My publications and research are in the areas of U.S. Latino literature and culture, hemispheric American and borderlands literature and culture, the baroque/neobaroque/New World baroque, and critical theory. I also teach courses on 20th- and 21st-century American literature. My work has been published in American Literature, Comparative Literature, Contemporary Literature, CR: The New Centennial Review, MLQ, Modernism/modernity, Modern Fiction Studies, and PMLA.
Recent book projects:
My current book project, “What Comes after Poststructuralism? New Ecological Realisms in Contemporary Theory and Postapocalyptic Fiction” examines a paradigm shift in the wake of structuralism and poststructuralism—a trend towards new realisms. Within the broader movement of this ontological turn after poststructuralism, I orient myself towards a realism of complex wholes, actor-networks, and ecologies, rather than a realism of isolated parts and things. I explore applications of these ideas in close readings of recent postapocalyptic fiction (such as Atwood’s Maddaddam series and McCarthy’s The Road) that depicts life after the destruction of modern civilization as we know it.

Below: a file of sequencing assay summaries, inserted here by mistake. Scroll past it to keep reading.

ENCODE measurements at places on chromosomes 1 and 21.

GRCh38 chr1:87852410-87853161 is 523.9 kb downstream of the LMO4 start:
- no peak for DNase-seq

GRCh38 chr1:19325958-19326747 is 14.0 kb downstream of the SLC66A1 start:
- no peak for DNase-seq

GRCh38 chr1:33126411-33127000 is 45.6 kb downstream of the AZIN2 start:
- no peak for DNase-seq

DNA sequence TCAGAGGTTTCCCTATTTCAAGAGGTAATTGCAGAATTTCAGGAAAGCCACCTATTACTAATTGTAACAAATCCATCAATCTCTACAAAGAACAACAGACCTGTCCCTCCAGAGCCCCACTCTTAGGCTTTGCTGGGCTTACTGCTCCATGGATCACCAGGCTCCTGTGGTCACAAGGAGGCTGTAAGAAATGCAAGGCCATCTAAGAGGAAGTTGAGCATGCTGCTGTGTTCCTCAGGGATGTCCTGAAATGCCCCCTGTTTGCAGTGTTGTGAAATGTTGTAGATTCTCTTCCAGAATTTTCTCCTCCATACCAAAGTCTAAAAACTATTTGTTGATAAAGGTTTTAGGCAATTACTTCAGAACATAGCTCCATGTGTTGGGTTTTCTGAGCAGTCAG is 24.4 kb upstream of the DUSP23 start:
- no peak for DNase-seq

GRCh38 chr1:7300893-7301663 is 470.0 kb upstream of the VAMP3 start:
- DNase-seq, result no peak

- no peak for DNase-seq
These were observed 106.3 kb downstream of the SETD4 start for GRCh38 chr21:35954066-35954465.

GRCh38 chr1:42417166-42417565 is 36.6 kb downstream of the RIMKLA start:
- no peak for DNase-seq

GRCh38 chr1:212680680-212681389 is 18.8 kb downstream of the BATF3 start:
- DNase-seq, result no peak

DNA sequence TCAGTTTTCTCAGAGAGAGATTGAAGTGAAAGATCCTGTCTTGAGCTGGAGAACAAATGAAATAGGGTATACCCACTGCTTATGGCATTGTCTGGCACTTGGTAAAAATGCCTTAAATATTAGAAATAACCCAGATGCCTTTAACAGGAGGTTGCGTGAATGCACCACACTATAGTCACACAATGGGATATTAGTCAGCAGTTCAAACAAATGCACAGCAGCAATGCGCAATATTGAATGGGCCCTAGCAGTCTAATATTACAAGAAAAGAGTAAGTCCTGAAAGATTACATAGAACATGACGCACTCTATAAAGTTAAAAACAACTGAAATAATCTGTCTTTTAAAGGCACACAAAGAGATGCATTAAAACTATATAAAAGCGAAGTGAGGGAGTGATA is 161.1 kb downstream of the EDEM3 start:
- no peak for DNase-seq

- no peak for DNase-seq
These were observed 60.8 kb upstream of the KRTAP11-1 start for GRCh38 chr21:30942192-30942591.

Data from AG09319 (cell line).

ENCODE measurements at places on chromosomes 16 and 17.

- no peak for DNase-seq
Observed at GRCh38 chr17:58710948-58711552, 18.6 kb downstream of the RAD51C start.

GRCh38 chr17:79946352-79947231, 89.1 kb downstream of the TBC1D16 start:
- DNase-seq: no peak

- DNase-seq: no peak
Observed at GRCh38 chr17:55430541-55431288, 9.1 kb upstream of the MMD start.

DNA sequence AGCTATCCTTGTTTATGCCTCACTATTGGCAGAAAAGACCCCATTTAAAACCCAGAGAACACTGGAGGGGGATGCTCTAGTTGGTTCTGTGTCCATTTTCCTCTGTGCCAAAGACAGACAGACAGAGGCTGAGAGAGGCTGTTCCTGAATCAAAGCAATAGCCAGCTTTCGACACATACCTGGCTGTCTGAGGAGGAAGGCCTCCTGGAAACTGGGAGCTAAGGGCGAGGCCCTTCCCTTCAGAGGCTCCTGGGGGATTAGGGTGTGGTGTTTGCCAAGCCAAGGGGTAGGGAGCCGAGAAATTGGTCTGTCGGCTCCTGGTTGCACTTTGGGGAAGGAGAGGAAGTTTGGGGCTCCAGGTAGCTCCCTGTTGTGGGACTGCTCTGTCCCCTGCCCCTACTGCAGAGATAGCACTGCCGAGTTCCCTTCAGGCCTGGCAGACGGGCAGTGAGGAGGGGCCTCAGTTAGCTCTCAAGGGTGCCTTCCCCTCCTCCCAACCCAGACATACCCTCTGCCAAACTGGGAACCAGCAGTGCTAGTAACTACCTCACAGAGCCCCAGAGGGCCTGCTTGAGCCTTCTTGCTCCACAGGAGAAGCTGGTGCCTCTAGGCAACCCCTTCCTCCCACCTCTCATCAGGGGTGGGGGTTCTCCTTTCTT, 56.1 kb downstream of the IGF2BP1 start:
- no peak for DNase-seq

Baroque New Worlds: Representation, Transculturation, Counterconquest (co-edited with Lois Parkinson Zamora, Duke UP 2010), is a collection that traces the changing nature of baroque representation in Europe and the Americas across four centuries, from its 17th-century origins as a Counter-Reformation and monarchical aesthetic and ideology to its contemporary function as a postcolonial ideology aimed at disrupting entrenched power structures and perceptual categories. Neobaroque in the Americas: Alternative Modernities in Literature, Visual Art, and Film (Virginia UP 2012), is a comparative, hemispheric American study of the neobaroque, the 20th- (and 21st-) century recovery of the baroque in modern and postmodern North American and Latin American literature, film, visual arts, and theory. It examines understudied baroque writers and trends, such as the baroque revival in Anglo American modernism as well as popular baroques in U.S. Latino/a visual culture and art. Reflecting on the rich, non-linear transhistorical and transcultural genealogy of baroque expression, Neobaroque in the Americas envisions the baroque as an anti-proprietary expression that brings together seemingly disparate writers and artists. Opening with a portrait of neobaroque T.S. Eliot and closing with analyses of contemporary baroques in Chicano lowriders and the Hip Hop baroque in Cuban American art, it also examines the major works of Djuna Barnes, contemporary anti-dictatorship literature and film from Chile and Argentina by Diamela Eltit, José Donoso, Raúl Ruiz and María Luisa Bemberg, and the work of Mexican American artists Amalia Mesa-Bains and Rubén Ortiz Torres.